Alongside Truman Capote and Hunter S. Thompson is Norman Mailer, an innovator of creative non-fiction and an influence on the New Journalism of the 1960’s. Mailer was part of a literary generation that included Gore Vidal and which sought to advance “The Great American Novel.” He became known for his counter-cultural essays in the 1950’s, and in 1955 he co-founded The Village Voice magazine. His essay “The White Negro” (1957) examined and defended the moral radicalism that Mailer believed to come with being an outsider. It remains one of the most highly controversial and collected essays of the post-war period. He published his first novel The Naked and the Dead in 1948, but it was not until his 1969 publication of Armies of the Night that he won his first Pulitzer Prize. Armies of the Night was a journalistic novel that casted himself as a hero in the march on the Pentagon to stop the war. Mailer’s popularity soared from the mid 50’s to the late 60’s, but with the election of Ronald Reagan and a new sense of political correctness, Mailer fell into decline.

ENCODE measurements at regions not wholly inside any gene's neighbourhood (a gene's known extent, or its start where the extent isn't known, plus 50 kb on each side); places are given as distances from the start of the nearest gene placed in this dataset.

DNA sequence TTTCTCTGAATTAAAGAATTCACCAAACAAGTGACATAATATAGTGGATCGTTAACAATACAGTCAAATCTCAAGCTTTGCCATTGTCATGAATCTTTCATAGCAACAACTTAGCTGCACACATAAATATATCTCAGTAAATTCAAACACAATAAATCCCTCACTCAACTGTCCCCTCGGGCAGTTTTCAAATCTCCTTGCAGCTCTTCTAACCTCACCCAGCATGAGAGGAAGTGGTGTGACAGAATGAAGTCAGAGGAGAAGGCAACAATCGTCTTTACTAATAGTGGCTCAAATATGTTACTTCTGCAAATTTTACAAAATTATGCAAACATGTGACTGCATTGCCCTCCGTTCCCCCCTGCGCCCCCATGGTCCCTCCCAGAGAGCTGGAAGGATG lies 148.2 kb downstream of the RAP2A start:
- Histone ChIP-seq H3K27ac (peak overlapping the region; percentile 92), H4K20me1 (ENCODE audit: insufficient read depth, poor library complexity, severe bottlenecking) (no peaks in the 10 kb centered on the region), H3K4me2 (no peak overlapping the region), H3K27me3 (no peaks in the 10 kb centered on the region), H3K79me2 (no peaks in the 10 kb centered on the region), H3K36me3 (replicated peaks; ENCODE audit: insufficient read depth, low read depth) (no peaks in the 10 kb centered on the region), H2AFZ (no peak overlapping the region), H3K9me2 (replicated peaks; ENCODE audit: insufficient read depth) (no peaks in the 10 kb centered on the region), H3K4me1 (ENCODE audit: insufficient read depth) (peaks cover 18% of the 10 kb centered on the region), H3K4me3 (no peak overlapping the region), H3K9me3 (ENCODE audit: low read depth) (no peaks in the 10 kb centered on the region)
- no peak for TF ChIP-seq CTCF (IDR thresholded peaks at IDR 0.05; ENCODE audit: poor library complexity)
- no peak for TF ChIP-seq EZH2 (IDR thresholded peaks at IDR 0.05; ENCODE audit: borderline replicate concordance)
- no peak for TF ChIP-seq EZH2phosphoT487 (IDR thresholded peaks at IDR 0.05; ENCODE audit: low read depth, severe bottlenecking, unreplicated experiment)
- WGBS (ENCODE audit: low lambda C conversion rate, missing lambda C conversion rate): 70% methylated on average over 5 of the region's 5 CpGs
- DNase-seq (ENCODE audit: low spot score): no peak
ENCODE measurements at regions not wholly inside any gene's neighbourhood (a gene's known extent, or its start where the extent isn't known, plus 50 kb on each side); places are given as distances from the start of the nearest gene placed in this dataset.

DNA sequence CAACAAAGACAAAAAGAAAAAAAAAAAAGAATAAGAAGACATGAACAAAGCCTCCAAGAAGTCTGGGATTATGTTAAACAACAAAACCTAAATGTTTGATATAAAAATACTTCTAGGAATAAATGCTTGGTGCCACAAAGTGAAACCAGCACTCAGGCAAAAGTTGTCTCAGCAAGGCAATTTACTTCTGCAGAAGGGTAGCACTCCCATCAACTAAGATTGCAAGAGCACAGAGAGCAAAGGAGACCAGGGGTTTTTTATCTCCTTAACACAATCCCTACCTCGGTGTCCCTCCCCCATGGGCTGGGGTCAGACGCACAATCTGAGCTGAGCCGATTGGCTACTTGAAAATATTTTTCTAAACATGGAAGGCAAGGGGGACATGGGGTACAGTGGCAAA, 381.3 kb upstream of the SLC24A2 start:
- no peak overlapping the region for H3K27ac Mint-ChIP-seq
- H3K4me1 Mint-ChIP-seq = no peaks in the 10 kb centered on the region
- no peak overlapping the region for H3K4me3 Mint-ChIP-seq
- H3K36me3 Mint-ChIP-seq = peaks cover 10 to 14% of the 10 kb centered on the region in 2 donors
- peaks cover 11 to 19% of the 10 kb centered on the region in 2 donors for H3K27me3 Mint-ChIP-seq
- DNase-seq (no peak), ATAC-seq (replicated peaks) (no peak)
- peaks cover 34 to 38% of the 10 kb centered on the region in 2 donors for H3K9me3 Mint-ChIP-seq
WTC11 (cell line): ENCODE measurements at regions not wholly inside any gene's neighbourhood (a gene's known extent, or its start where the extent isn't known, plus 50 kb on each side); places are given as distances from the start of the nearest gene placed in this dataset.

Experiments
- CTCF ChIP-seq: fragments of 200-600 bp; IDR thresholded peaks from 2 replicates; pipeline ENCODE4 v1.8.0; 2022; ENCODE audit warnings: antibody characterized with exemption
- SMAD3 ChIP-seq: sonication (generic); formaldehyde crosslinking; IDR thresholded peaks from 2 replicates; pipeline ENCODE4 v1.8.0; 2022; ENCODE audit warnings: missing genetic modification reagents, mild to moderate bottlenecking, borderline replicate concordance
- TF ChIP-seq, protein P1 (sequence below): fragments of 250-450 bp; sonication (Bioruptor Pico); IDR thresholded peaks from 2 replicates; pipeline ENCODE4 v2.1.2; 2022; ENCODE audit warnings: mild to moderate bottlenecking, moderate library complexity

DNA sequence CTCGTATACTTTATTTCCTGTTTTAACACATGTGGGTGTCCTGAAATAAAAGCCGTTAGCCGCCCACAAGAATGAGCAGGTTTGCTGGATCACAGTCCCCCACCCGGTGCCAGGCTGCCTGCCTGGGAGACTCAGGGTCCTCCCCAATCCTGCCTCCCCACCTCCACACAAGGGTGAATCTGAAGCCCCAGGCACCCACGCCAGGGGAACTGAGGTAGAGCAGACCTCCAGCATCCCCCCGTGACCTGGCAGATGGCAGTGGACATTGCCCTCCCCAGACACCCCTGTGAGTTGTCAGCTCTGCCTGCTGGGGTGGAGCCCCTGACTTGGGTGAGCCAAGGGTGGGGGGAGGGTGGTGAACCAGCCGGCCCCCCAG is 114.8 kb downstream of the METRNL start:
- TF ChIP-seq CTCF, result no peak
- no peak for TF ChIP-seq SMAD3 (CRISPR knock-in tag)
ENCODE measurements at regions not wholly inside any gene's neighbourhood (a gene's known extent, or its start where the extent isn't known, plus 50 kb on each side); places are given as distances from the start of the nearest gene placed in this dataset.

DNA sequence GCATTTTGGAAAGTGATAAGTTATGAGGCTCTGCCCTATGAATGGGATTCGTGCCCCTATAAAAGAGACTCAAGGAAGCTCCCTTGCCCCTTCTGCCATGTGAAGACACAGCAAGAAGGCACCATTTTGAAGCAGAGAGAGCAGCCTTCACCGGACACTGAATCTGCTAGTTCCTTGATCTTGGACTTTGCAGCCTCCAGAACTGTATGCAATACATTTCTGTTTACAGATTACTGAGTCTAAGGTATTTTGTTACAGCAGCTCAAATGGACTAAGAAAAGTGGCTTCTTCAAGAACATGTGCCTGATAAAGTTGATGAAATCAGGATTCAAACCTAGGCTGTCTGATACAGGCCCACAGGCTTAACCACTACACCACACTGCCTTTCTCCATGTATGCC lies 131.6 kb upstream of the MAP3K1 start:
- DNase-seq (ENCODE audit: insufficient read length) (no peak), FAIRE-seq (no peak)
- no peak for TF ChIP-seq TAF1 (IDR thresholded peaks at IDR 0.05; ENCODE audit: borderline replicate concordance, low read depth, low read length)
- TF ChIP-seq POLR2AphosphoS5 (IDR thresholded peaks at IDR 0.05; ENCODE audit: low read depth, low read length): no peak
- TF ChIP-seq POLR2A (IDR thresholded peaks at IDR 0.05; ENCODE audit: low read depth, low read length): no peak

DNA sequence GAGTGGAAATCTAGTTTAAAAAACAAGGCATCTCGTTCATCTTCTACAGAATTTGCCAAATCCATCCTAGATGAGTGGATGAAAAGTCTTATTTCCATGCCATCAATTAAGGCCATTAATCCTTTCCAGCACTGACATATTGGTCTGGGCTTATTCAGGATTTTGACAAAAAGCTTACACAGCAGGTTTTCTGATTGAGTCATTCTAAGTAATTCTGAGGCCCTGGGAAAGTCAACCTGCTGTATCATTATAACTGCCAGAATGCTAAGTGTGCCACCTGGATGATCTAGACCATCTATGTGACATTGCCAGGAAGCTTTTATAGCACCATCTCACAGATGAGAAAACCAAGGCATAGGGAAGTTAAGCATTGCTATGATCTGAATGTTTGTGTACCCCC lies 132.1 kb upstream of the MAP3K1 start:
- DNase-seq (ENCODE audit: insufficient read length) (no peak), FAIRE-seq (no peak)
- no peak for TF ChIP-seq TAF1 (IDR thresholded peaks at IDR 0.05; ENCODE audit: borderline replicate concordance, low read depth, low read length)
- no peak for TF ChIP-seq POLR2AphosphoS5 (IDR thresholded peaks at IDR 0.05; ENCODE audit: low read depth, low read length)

His work was often seen as crass and exploitative. The Executioner’s Song won Mailer his second Pulitzer Prize in 1979, and it seemed for a moment as if the author had turned a new leaf . The novel depicts the events surrounding the execution of Gary Gilmore in Utah in 1977. Its style is exhaustive. Mailer interviews the family and friends of Gilmore and his victims, and he details Gilmore’s court appearances which culminate ultimately in the criminal’s demand for his own execution. More than a mere portrayal of anguish, the book took a stand on the national debate over the revival of capital punishment. Indeed, Gilmore was the first U.S. criminal executed since the death penalty was reinstated in 1976. But the novel failed to resurge Mailer’s popularity when it became public knowledge that he used another’s research. Truman Capote marked the significant end of Mailer’s career when he described him as “just a rewrite man like you have over at the Daily News.” Nonetheless, the political and literary controversies that Mailer instigated are memorable developments in the New Journalism movement, and his corpus remains a collectible glance into the social tensions of the mid-Twentieth Century.